Over the years, Rohatyn has played a major role in building the globalist cartels that increasingly dominate the world economy. Now we have Rohatyn, a major power behind the scenes in the Democratic Party, moving to complete the world company project by using the current financial crisis to defeat the nation-state. The intention is to use the financial crisis and the political paralysis in Washington to "prove" that the "archaic" nation-state is unable to deal with the complex problems facing the modern world, and that it is therefore necessary to move "beyond politics" into a more efficient, corporatist structure. This is what lies behind the "public-private partnership" privatization schemes and the plans to install a technocrat like New York Mayor Michael Bloomberg in the White House. Politics has failed, and it is now time for change, they say, offering as the model the very British imperial system against which we fought the American Revolution.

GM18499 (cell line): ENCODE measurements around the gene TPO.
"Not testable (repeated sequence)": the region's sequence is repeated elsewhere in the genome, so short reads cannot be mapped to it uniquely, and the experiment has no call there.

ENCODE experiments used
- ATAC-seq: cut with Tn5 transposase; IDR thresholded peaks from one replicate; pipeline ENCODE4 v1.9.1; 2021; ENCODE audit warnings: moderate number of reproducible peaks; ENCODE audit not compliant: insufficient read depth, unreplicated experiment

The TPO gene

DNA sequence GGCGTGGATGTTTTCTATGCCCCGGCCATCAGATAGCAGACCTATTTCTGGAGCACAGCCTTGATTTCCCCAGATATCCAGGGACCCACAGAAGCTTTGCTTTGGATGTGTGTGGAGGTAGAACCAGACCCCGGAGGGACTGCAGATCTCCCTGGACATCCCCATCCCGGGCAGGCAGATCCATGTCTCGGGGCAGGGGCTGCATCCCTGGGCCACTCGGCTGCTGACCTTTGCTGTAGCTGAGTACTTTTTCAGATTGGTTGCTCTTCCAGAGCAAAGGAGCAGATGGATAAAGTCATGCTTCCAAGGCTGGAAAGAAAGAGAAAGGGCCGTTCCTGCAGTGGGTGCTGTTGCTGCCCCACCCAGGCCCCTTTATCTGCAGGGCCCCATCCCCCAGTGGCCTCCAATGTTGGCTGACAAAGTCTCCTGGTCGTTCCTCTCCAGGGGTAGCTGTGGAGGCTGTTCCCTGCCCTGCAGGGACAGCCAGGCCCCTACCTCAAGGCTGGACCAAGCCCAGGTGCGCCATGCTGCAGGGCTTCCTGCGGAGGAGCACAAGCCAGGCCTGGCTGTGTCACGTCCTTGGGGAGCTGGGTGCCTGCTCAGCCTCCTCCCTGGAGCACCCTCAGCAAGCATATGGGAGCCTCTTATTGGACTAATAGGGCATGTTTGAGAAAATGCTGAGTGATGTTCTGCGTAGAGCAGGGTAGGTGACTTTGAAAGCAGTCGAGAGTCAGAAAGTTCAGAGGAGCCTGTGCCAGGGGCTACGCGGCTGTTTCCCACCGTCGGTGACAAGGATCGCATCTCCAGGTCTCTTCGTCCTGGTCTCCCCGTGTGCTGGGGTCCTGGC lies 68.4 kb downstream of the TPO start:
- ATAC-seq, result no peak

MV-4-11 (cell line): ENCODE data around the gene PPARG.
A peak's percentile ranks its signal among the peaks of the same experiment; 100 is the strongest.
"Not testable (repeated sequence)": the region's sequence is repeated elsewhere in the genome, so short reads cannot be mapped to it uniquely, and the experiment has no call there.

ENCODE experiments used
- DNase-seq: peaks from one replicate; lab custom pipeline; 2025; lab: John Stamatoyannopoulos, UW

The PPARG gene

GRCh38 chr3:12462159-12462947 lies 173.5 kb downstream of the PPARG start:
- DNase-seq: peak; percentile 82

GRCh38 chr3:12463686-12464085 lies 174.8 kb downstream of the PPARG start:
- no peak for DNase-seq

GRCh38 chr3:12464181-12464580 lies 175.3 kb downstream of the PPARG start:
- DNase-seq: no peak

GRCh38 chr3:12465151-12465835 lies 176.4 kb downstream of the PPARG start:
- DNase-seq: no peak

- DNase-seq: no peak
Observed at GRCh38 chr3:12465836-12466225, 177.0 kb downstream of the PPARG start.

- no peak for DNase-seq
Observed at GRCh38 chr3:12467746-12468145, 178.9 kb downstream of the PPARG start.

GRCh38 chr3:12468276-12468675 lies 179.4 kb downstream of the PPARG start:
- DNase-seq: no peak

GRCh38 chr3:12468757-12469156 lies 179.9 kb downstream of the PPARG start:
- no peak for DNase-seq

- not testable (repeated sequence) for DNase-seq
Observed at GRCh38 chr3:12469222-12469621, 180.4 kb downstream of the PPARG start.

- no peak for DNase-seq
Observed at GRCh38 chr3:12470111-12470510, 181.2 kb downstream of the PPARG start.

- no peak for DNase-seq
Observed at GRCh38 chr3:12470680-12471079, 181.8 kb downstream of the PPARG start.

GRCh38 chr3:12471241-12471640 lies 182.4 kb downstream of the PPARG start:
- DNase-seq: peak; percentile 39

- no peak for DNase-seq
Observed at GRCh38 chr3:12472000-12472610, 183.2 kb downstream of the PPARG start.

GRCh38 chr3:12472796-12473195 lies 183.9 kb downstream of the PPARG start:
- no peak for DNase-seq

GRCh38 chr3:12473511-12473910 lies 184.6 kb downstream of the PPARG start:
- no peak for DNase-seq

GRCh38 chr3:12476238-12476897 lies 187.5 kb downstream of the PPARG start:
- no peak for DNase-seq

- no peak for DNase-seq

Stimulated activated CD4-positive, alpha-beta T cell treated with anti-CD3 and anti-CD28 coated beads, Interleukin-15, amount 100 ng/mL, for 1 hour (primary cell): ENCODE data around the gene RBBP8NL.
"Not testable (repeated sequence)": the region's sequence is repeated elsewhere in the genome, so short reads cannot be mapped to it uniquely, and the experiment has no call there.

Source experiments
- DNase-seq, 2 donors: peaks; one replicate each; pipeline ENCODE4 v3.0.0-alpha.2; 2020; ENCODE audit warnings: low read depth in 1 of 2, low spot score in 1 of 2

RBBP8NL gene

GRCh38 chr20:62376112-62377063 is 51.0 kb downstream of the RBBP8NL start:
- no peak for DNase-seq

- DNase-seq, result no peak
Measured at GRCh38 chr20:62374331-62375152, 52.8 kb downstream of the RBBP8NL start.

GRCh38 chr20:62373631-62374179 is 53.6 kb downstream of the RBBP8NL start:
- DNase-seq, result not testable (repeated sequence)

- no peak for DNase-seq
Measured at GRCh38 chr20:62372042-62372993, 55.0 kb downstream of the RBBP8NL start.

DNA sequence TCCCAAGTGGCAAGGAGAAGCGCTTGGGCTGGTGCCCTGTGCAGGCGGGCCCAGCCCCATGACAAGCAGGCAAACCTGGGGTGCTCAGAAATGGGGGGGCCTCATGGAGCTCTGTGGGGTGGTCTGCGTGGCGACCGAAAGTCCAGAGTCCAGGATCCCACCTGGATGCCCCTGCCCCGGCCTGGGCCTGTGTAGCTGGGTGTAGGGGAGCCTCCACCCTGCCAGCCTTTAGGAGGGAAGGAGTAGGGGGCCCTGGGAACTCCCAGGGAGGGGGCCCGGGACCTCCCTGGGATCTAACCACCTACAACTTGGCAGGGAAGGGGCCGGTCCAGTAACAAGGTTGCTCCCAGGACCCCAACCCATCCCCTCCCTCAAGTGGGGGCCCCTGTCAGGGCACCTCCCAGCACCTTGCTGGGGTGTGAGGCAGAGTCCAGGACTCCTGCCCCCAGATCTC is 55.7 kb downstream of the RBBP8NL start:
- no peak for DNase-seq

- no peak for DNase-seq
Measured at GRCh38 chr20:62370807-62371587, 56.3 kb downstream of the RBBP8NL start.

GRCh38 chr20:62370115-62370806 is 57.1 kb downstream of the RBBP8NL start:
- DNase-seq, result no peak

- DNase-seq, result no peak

Should we allow this project to come to fruition, the world will rapidly descend into even greater austerity and chaos, as the financier imperialists consolidate their grip over the planet. Their intention is to restore the predatory system represented by the British East India Company and the Venetian Levant Company, using the modern technology of Big Brother. This means consolidating their control over raw materials, using their control over the restructured financial markets to rig prices on the necessities of life (and making what Enron did to California look like a walk in the park), and dramatically reducing global population. Much of this has already been completed, but we still have the opportunity to stop it, restore national sovereignty, and put these evils back in their Pandora's Box. Forget the financial system, which is already dead. What is on the line is civilization itself.